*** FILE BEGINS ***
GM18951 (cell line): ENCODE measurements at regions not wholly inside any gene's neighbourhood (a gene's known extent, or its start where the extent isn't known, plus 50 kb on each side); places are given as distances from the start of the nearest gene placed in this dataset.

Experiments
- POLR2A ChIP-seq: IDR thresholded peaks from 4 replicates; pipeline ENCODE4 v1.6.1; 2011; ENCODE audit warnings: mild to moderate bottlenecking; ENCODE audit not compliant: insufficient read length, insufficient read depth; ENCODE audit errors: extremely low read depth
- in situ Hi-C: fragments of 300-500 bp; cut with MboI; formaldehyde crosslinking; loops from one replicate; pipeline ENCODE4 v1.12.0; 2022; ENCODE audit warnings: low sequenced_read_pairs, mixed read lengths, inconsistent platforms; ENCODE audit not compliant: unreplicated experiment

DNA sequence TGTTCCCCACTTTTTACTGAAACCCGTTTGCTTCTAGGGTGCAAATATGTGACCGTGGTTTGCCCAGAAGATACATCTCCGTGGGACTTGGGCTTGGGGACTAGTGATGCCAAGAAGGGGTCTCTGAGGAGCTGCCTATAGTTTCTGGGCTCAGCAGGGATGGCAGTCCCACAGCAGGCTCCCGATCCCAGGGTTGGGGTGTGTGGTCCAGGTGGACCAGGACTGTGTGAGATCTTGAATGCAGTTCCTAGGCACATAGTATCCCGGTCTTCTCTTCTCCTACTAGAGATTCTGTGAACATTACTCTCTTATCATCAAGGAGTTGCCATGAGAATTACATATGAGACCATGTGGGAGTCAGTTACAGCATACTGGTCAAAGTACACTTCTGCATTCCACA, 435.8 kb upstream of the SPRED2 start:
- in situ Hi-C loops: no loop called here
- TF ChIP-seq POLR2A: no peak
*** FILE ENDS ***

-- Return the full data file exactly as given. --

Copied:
GM18951 (cell line): ENCODE measurements at regions not wholly inside any gene's neighbourhood (a gene's known extent, or its start where the extent isn't known, plus 50 kb on each side); places are given as distances from the start of the nearest gene placed in this dataset.

Experiments
- POLR2A ChIP-seq: IDR thresholded peaks from 4 replicates; pipeline ENCODE4 v1.6.1; 2011; ENCODE audit warnings: mild to moderate bottlenecking; ENCODE audit not compliant: insufficient read length, insufficient read depth; ENCODE audit errors: extremely low read depth
- in situ Hi-C: fragments of 300-500 bp; cut with MboI; formaldehyde crosslinking; loops from one replicate; pipeline ENCODE4 v1.12.0; 2022; ENCODE audit warnings: low sequenced_read_pairs, mixed read lengths, inconsistent platforms; ENCODE audit not compliant: unreplicated experiment

DNA sequence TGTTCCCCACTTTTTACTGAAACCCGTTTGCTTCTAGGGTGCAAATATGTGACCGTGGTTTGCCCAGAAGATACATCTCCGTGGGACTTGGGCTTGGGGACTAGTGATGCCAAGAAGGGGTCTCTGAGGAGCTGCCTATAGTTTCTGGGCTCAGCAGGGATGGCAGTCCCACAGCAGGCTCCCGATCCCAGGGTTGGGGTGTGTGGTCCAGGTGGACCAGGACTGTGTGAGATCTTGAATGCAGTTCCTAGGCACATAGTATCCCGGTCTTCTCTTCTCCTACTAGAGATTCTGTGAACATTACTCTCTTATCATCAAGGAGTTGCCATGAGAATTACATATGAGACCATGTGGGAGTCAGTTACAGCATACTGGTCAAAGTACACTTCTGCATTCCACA, 435.8 kb upstream of the SPRED2 start:
- in situ Hi-C loops: no loop called here
- TF ChIP-seq POLR2A: no peak